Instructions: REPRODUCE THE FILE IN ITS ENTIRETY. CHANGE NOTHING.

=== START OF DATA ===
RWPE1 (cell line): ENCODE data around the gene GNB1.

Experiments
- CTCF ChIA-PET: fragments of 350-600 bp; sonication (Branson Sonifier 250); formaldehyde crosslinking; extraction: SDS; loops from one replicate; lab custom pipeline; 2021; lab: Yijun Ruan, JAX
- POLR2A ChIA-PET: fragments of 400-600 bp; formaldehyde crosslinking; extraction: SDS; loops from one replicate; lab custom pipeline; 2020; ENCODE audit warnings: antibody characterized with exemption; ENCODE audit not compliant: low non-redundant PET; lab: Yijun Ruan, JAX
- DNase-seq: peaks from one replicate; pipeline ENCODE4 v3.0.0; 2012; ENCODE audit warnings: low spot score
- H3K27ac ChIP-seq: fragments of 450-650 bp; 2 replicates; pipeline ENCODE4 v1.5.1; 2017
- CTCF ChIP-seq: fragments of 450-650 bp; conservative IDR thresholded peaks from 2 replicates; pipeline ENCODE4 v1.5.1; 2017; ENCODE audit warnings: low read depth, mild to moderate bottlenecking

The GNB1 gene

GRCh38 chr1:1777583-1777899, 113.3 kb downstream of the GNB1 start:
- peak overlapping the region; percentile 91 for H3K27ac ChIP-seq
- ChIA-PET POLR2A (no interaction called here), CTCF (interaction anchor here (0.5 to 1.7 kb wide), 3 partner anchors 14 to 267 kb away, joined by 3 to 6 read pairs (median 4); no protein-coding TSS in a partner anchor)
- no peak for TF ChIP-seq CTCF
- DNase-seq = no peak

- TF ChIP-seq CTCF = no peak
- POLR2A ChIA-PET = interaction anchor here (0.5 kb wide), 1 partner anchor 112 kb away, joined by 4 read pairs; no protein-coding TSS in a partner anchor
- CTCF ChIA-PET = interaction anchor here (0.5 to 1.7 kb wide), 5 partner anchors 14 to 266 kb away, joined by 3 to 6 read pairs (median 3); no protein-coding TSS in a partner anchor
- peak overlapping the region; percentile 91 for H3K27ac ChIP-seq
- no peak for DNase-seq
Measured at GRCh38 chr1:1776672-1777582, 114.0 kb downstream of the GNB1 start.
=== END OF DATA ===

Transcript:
RWPE1 (cell line): ENCODE data around the gene GNB1.

Experiments
- CTCF ChIA-PET: fragments of 350-600 bp; sonication (Branson Sonifier 250); formaldehyde crosslinking; extraction: SDS; loops from one replicate; lab custom pipeline; 2021; lab: Yijun Ruan, JAX
- POLR2A ChIA-PET: fragments of 400-600 bp; formaldehyde crosslinking; extraction: SDS; loops from one replicate; lab custom pipeline; 2020; ENCODE audit warnings: antibody characterized with exemption; ENCODE audit not compliant: low non-redundant PET; lab: Yijun Ruan, JAX
- DNase-seq: peaks from one replicate; pipeline ENCODE4 v3.0.0; 2012; ENCODE audit warnings: low spot score
- H3K27ac ChIP-seq: fragments of 450-650 bp; 2 replicates; pipeline ENCODE4 v1.5.1; 2017
- CTCF ChIP-seq: fragments of 450-650 bp; conservative IDR thresholded peaks from 2 replicates; pipeline ENCODE4 v1.5.1; 2017; ENCODE audit warnings: low read depth, mild to moderate bottlenecking

The GNB1 gene

GRCh38 chr1:1777583-1777899, 113.3 kb downstream of the GNB1 start:
- peak overlapping the region; percentile 91 for H3K27ac ChIP-seq
- ChIA-PET POLR2A (no interaction called here), CTCF (interaction anchor here (0.5 to 1.7 kb wide), 3 partner anchors 14 to 267 kb away, joined by 3 to 6 read pairs (median 4); no protein-coding TSS in a partner anchor)
- no peak for TF ChIP-seq CTCF
- DNase-seq = no peak

- TF ChIP-seq CTCF = no peak
- POLR2A ChIA-PET = interaction anchor here (0.5 kb wide), 1 partner anchor 112 kb away, joined by 4 read pairs; no protein-coding TSS in a partner anchor
- CTCF ChIA-PET = interaction anchor here (0.5 to 1.7 kb wide), 5 partner anchors 14 to 266 kb away, joined by 3 to 6 read pairs (median 3); no protein-coding TSS in a partner anchor
- peak overlapping the region; percentile 91 for H3K27ac ChIP-seq
- no peak for DNase-seq
Measured at GRCh38 chr1:1776672-1777582, 114.0 kb downstream of the GNB1 start.